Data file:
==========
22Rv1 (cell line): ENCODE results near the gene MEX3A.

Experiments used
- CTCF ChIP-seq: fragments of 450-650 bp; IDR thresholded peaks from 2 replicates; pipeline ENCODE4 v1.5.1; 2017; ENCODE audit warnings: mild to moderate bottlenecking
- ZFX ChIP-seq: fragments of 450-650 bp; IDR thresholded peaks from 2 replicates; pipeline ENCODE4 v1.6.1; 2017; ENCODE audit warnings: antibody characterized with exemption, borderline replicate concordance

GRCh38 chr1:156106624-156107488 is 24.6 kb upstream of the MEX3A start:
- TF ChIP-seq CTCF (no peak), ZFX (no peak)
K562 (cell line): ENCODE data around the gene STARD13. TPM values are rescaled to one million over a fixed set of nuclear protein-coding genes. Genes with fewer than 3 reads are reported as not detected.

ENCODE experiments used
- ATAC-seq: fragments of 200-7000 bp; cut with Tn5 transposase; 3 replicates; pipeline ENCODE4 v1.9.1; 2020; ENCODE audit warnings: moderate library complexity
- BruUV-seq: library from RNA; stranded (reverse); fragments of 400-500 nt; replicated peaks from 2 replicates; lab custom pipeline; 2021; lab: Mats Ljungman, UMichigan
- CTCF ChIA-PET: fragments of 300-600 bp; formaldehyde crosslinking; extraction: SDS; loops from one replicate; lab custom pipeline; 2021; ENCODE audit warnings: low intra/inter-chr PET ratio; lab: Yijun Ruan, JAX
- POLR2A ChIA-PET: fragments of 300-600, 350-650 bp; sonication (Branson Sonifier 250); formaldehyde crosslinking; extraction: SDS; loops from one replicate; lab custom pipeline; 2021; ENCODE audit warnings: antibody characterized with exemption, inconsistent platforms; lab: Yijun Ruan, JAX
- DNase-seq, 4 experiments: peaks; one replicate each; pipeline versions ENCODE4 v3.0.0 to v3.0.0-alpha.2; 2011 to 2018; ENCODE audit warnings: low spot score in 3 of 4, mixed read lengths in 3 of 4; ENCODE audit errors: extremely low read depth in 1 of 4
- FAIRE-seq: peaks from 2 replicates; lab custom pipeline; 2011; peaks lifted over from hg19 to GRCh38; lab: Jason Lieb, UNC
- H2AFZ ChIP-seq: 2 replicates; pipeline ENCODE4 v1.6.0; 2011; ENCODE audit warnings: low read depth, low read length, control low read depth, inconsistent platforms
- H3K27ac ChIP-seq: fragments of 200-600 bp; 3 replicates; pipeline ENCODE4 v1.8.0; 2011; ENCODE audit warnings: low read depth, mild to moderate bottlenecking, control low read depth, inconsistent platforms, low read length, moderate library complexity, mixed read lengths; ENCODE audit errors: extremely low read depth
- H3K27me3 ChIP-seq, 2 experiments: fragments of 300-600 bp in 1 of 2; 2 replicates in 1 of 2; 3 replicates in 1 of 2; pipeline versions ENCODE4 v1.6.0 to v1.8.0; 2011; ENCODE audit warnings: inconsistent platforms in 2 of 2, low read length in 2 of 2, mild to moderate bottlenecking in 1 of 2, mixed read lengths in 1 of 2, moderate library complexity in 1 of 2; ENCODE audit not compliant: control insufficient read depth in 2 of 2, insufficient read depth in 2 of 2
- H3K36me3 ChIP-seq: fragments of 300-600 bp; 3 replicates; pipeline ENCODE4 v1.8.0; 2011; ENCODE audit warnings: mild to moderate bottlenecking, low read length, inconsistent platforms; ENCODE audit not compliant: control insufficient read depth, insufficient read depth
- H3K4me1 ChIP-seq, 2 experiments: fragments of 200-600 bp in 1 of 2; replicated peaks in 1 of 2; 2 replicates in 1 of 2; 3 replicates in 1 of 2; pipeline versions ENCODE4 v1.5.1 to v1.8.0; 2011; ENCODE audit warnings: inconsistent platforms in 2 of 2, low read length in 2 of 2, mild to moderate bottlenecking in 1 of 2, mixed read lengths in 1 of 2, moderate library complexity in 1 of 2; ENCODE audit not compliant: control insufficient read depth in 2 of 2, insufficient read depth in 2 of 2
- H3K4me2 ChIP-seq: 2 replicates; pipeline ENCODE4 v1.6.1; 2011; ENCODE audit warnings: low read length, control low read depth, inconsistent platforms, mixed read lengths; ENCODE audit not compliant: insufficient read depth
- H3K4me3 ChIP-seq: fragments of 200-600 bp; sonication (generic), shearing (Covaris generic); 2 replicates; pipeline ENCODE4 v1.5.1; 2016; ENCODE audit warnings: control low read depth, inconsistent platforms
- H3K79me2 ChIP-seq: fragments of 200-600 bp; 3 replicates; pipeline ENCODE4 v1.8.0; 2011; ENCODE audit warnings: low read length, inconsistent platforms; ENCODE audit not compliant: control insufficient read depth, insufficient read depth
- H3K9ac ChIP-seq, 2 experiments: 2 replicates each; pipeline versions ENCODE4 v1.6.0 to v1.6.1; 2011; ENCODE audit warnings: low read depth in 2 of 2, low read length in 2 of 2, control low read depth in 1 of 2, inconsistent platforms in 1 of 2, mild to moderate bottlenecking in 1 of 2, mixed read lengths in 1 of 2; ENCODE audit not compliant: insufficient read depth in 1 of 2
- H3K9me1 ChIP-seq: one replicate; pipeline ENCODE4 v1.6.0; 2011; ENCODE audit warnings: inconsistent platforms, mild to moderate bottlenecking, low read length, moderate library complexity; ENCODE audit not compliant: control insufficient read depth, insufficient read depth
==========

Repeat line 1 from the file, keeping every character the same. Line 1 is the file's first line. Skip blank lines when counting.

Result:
22Rv1 (cell line): ENCODE results near the gene MEX3A.